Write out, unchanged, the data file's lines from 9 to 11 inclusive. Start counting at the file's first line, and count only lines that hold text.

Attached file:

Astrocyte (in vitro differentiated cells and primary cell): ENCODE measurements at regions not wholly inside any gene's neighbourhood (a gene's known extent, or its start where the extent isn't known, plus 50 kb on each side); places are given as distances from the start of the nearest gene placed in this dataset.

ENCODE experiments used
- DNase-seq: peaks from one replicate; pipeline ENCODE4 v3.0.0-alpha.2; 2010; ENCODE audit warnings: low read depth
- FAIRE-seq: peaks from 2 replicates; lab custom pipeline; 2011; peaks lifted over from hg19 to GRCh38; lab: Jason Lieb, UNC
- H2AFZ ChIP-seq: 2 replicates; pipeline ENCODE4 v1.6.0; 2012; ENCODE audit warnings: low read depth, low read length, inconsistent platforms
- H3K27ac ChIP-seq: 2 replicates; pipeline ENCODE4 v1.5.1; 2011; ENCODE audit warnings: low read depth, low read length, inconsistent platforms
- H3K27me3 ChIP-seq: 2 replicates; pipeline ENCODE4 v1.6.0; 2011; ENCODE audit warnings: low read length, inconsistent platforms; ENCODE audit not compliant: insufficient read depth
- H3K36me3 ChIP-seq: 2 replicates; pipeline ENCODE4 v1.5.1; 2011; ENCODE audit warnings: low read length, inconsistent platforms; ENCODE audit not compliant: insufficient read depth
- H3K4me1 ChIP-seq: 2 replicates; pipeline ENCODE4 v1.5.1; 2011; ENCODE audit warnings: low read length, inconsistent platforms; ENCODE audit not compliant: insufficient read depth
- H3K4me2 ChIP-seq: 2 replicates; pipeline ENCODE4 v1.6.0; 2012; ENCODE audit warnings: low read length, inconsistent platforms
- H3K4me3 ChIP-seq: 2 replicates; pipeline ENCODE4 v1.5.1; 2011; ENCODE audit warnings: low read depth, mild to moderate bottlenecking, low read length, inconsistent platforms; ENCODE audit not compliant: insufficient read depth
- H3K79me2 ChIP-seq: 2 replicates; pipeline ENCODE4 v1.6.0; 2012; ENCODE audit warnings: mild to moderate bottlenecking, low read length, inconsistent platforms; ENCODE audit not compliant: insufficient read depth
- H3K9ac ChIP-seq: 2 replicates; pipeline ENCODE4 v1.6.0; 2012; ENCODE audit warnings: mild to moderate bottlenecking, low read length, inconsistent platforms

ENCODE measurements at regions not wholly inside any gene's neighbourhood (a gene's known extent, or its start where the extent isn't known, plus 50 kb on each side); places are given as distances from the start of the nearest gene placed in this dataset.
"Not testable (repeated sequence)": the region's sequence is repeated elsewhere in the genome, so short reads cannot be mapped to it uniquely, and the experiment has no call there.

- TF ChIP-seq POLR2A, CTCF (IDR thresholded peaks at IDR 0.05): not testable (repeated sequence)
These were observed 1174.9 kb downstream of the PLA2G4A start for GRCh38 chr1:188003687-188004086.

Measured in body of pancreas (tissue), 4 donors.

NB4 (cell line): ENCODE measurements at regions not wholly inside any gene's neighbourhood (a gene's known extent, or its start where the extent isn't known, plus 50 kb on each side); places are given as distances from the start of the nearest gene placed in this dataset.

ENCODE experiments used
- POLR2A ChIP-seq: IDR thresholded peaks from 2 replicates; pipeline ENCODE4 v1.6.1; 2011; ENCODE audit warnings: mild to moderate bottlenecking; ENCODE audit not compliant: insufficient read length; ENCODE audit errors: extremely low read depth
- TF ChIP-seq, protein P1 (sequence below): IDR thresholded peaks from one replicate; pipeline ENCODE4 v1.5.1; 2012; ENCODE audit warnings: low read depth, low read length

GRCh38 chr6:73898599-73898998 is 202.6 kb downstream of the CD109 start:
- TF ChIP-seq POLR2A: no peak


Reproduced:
- H3K4me1 ChIP-seq: 2 replicates; pipeline ENCODE4 v1.5.1; 2011; ENCODE audit warnings: low read length, inconsistent platforms; ENCODE audit not compliant: insufficient read depth
- H3K4me2 ChIP-seq: 2 replicates; pipeline ENCODE4 v1.6.0; 2012; ENCODE audit warnings: low read length, inconsistent platforms
- H3K4me3 ChIP-seq: 2 replicates; pipeline ENCODE4 v1.5.1; 2011; ENCODE audit warnings: low read depth, mild to moderate bottlenecking, low read length, inconsistent platforms; ENCODE audit not compliant: insufficient read depth